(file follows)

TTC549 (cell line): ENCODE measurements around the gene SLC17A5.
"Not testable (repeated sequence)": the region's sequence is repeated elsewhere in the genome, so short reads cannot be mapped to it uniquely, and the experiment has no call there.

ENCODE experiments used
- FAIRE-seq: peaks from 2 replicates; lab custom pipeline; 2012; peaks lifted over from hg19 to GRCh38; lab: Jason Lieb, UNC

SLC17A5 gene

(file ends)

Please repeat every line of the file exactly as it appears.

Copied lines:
TTC549 (cell line): ENCODE measurements around the gene SLC17A5.
"Not testable (repeated sequence)": the region's sequence is repeated elsewhere in the genome, so short reads cannot be mapped to it uniquely, and the experiment has no call there.

ENCODE experiments used
- FAIRE-seq: peaks from 2 replicates; lab custom pipeline; 2012; peaks lifted over from hg19 to GRCh38; lab: Jason Lieb, UNC

SLC17A5 gene